14. Thanks, Chris. As a kid Matt was in our home often. Everyone here was crushed to the core when we heard the news. I’m sure I speak for everyone who knew him that you have our deepest appreciation for taking care of our ‘boy’ and giving us this marvelous remembrance.

  15. 25 Saverio

    The one perfect word to describe Matthew; wonderful. Simply wonderful. I’d give anything to see him one more time, but the memories of the good times we had will do until we meet again. My sons will know his name (we named one of them after him) and their sons shall too. Thank you for being there for my friend, you too would have called him brother.

  16. 26 Cameron S.

    Having read about Capt Freeman a few months ago, I have been thinking about him and what you wrote for a while.

    You hit the nail on the head…it’s not the Shpee Valley residents that will remember Capt Freeman…it’s you VOLUNTEERS who fought with him that will remember him.

    It’s our system of government (as crazy as it is) that makes free people appreciate what they have and then want to FIGHT for it in the places our civilian leaders send us.

    We, as a people, may disagree about the “direction” our leaders take us, but we still go…

    Every death is a tragedy and a loss of the promise of a young vibrant life, but…we still get volunteers.

    I will certainly be remembering Capt Matthew Freeman, in addition to Maj Walter D. Gray every Memorial Day.

    Maj Gray was an Air Liaison Officer attached to 4/4 at Jalalabad. I met and spoke with him a few times “out yonder” and he was a genuinely good man…you could tell just by talking with him. I cannot fathom the loss that his family must feel, even two years later.

    http://www.examiner.com/article/air-force-maj-walter-gray-killed-by-suicide-bomber.

    Thanks Chris…for all you did and still do.

    • 27 Ian Stephenson

      Matt was a close friend. I was not there at the time of his death, but read about it on SIPR the day after while I was in Iraq. If you have time, I’d request that the author shoot me an email at ies11@yahoo.com.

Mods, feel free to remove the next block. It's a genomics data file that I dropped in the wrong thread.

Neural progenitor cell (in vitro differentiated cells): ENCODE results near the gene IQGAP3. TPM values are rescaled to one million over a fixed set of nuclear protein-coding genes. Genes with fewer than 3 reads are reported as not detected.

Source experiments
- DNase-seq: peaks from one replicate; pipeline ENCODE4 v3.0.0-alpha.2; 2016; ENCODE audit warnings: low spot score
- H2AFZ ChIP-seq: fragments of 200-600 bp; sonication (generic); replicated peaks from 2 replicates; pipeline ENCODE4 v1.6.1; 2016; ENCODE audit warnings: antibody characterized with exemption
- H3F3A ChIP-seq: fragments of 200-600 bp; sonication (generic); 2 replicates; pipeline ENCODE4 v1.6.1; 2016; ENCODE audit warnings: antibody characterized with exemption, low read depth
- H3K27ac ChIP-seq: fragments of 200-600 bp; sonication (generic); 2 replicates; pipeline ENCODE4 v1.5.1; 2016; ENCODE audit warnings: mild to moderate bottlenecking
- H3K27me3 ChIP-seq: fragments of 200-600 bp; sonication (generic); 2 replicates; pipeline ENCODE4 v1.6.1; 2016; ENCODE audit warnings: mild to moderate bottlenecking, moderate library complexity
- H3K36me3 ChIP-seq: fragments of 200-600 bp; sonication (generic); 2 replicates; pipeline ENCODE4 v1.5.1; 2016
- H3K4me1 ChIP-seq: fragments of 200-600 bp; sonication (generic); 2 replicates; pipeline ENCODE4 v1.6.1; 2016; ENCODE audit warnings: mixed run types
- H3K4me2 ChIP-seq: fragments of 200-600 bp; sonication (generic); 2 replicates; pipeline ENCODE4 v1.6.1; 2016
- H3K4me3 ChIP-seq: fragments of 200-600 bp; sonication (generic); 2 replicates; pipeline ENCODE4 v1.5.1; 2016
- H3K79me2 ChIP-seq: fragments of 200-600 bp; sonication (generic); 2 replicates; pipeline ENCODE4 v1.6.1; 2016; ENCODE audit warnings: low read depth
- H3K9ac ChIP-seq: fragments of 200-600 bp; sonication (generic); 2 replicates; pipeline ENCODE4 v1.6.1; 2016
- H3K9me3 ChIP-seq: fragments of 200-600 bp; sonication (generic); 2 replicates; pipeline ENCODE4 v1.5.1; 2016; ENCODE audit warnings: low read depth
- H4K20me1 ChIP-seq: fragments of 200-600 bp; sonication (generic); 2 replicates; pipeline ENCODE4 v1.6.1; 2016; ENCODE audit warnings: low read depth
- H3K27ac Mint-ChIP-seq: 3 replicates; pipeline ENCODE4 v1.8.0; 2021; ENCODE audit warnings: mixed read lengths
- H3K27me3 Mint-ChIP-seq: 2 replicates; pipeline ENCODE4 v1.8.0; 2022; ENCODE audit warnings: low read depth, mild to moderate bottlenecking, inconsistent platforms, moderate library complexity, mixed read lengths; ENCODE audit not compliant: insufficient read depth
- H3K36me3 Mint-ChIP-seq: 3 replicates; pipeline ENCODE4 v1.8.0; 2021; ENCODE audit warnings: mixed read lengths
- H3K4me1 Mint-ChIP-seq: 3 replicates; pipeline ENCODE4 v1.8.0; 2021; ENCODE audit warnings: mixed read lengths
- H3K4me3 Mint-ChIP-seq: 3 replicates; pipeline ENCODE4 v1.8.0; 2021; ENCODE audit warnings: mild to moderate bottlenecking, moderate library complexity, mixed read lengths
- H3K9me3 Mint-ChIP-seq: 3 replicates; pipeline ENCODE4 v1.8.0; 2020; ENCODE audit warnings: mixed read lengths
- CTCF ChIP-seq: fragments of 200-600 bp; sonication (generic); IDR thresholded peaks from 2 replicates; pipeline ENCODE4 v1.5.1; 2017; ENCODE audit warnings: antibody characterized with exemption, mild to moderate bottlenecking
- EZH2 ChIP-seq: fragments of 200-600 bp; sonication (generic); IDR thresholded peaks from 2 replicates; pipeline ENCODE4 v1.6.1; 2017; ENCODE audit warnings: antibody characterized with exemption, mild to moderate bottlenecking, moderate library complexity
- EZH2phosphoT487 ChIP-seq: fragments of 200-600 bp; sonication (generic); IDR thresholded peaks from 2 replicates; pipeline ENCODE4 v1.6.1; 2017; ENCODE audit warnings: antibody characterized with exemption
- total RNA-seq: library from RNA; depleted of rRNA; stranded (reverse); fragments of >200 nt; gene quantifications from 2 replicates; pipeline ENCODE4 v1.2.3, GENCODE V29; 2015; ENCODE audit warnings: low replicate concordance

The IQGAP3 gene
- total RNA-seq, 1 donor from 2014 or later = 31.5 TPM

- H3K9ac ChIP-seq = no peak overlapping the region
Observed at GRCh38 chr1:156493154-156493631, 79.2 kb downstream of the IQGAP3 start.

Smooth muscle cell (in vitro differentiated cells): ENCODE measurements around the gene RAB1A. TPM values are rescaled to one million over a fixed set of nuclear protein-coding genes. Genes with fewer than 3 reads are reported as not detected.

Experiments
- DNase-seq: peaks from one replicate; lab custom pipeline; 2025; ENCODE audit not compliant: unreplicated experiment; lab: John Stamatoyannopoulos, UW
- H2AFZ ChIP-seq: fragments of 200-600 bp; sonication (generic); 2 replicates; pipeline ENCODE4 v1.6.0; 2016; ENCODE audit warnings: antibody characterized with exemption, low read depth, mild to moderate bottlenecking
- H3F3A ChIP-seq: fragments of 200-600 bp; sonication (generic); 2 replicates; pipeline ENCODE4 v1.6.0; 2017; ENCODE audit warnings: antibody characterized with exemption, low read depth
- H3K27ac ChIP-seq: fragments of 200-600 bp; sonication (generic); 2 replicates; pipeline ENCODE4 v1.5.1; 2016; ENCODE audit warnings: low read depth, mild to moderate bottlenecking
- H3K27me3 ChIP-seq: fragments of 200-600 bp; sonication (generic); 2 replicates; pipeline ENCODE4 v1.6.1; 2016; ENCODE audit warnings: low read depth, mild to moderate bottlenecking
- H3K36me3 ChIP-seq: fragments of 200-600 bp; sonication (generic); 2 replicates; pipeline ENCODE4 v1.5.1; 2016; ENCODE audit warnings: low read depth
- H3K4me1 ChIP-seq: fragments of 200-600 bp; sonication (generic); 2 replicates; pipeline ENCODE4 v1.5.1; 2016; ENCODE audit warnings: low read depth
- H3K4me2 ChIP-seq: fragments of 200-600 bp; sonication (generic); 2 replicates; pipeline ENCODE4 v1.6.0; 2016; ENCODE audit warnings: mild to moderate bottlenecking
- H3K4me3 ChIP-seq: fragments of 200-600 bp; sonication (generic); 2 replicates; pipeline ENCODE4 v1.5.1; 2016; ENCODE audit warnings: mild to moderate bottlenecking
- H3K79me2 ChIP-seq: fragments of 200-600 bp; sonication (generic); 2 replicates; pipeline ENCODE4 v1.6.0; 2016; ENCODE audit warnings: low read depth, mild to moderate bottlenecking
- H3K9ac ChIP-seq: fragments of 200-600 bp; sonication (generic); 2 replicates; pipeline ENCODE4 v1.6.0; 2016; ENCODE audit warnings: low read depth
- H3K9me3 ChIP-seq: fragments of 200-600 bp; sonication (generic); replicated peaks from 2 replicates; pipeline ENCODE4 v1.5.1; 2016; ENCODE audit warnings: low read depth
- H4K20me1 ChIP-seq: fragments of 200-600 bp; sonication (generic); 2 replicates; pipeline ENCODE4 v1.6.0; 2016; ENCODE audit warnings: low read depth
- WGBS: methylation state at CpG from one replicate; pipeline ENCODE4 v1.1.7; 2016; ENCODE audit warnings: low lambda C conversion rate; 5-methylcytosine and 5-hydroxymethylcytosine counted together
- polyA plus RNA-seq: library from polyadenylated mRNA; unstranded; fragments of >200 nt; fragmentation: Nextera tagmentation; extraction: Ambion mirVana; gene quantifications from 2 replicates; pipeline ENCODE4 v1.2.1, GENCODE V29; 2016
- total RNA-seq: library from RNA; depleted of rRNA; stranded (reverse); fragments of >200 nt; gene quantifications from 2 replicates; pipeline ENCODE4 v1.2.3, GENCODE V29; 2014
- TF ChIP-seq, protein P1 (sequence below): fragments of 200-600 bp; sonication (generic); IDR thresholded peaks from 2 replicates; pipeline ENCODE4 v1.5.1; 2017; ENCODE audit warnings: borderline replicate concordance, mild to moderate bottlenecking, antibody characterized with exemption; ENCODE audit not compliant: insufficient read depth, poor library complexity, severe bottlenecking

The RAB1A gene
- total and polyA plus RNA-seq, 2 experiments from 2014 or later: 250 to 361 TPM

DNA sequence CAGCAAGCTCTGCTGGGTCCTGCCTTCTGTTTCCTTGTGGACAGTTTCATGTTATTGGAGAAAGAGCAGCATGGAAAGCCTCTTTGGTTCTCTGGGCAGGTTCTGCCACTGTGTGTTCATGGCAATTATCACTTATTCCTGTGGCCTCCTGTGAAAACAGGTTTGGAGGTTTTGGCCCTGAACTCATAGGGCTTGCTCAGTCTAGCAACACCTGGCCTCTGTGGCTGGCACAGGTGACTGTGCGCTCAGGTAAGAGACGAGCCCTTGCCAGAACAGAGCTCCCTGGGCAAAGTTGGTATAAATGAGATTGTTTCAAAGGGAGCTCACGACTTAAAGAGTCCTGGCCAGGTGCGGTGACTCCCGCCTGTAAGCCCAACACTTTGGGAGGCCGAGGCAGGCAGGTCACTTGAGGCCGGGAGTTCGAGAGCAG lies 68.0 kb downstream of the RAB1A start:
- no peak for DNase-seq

17. 28 omar

    My best friend…A great person from a loving, amazing family….miss him every day. As sad as it is that he’s gone, I know he touched other people’s lives, and for that I am very grateful. I look forward to the day my daughter is old enough to understand the stories I tell her about him. Too many others like him have left too early. I hope people take time this memorial day to think of the families they left behind while serving. RIP Matt. Love you

  18. 29 Anonymous

    Thank you for this amazing tribute. Matt turned me on to so many things. My favorite series of books comes from him letting me borrow a few after I rode my bike some ten miles to hang out with him. That’s the guy I remember… a guy who loved literature. He wasn’t just s soldier, he was a very learned man and a romantic to boot. He was also the truest of nerds, and really inspired me not to be ashamed of my love of stuff like D&D. That’s the kind of thing I remember the most… how he had this way of making the people around him feel more secure. I certainly feel more secure for knowing him, because he never passed judgement on your walk of life or whatever social hangups you had. He would find a way to insist the two of you were equals. That is why he has touched so many lives.

  19. 30 Michael Rice

    Matt was on my Embedded Training Team. He was killed as a part of our advon and most of the team was not in country yet. I heard about his death on the morning of our departure. His death effected our team greatly. He was the glue that kept the team together. Nothing would have given us more pleasure than to take the fight back to the Taliban in Kapisa. Unfortunately we were not given the chance as we swapped with a French OMLT in Wardak. I want to thank you for remembering him and for risking your life to bring my brother home.

  20. Really powerful stuff. It’s shocking how backwards we are as a society lifting up morons and rappers while overseeing the real heroes amongst us. Thanks for sharing this Chris. You did good.